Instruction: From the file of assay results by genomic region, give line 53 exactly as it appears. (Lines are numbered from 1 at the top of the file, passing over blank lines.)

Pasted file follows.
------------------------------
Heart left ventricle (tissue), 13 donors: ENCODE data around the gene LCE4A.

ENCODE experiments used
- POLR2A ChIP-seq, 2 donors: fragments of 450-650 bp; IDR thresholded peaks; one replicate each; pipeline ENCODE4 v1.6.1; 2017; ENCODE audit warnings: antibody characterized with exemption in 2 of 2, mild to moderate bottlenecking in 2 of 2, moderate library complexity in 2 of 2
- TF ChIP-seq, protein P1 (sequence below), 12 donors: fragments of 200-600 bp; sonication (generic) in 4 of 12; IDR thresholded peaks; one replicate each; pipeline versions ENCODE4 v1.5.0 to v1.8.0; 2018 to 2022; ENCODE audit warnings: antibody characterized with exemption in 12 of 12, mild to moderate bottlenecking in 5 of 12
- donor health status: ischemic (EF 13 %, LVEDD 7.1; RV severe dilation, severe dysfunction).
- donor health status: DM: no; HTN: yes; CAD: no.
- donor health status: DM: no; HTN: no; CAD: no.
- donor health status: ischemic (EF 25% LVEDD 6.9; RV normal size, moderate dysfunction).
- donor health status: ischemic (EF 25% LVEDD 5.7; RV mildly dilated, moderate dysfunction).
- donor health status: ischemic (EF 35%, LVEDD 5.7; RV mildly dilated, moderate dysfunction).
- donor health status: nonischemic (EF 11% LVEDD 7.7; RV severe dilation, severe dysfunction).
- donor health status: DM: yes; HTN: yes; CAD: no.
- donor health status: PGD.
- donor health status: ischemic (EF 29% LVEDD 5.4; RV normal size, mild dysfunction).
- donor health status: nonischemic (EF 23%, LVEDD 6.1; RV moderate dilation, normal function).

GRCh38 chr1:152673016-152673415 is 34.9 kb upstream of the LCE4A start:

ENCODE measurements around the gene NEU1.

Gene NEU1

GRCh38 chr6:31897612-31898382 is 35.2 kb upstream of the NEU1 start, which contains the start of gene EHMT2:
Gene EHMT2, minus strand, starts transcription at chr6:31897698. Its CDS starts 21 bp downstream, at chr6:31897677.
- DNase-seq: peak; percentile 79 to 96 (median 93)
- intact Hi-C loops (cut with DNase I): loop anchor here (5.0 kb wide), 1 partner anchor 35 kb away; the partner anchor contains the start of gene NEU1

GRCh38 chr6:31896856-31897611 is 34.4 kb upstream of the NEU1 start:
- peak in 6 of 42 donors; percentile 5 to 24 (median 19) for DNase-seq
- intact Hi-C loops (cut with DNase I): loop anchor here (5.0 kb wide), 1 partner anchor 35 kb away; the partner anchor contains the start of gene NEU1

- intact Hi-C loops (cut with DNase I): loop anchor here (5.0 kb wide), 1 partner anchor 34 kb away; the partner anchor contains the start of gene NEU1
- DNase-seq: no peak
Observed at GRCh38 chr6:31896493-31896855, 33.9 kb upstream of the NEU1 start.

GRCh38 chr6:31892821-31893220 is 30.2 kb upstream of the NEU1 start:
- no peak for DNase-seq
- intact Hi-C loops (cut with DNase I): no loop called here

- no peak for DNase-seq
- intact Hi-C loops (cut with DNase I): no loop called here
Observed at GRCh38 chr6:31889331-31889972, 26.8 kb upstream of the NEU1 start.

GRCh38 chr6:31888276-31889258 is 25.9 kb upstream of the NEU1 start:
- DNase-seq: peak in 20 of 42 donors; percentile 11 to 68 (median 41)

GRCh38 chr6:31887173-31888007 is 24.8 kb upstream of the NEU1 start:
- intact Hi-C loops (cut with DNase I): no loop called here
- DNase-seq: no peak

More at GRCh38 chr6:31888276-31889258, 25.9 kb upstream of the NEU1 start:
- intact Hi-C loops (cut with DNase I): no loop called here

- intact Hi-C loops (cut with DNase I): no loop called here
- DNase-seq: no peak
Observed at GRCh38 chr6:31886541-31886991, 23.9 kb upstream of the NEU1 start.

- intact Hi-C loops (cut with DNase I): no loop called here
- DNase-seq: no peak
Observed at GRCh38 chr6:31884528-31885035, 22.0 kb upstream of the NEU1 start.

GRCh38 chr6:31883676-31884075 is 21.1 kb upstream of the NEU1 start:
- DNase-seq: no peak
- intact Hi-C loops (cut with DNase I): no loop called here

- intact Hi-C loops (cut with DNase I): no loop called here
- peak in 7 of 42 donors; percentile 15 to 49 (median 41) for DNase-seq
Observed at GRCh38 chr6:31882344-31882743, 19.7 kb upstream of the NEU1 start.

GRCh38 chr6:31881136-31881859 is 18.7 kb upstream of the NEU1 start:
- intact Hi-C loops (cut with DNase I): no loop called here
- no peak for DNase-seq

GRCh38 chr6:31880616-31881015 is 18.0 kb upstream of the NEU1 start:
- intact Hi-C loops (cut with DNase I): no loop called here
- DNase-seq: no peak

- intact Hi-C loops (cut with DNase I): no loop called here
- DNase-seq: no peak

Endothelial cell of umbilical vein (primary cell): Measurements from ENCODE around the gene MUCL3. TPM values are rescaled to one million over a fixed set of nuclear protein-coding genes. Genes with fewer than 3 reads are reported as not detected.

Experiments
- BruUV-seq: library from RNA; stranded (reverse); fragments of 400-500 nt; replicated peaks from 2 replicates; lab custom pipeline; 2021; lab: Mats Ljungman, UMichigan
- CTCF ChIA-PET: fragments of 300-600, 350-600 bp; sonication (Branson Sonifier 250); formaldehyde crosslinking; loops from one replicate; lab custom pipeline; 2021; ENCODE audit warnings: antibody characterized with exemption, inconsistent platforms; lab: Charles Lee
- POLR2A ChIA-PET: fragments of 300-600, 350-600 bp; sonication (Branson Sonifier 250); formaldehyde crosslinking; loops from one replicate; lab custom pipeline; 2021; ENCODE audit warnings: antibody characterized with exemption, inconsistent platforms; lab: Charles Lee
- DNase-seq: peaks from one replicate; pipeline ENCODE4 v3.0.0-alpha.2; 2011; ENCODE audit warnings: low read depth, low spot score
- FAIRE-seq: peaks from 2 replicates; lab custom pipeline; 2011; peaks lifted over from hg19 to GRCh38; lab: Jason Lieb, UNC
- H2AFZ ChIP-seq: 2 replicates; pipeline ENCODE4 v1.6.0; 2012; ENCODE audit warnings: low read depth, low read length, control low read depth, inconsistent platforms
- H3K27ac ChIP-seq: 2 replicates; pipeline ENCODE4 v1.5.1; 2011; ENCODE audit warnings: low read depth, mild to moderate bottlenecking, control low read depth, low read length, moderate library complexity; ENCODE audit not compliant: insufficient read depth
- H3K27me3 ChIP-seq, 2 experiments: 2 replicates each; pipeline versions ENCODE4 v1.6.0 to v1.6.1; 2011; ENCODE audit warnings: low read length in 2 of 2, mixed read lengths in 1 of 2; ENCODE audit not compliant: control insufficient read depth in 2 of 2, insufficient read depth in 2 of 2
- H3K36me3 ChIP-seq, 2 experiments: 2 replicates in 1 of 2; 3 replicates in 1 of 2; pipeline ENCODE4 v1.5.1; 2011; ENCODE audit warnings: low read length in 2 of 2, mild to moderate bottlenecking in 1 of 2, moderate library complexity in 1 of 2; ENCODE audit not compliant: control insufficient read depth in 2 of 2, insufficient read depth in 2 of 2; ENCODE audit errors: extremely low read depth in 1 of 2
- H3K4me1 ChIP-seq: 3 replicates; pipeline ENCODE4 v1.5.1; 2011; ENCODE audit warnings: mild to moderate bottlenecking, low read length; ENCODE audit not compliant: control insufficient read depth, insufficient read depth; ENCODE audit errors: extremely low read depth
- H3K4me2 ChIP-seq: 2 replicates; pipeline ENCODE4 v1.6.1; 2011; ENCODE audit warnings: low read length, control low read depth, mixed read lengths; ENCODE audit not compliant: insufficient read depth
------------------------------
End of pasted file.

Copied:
Observed at GRCh38 chr6:31882344-31882743, 19.7 kb upstream of the NEU1 start.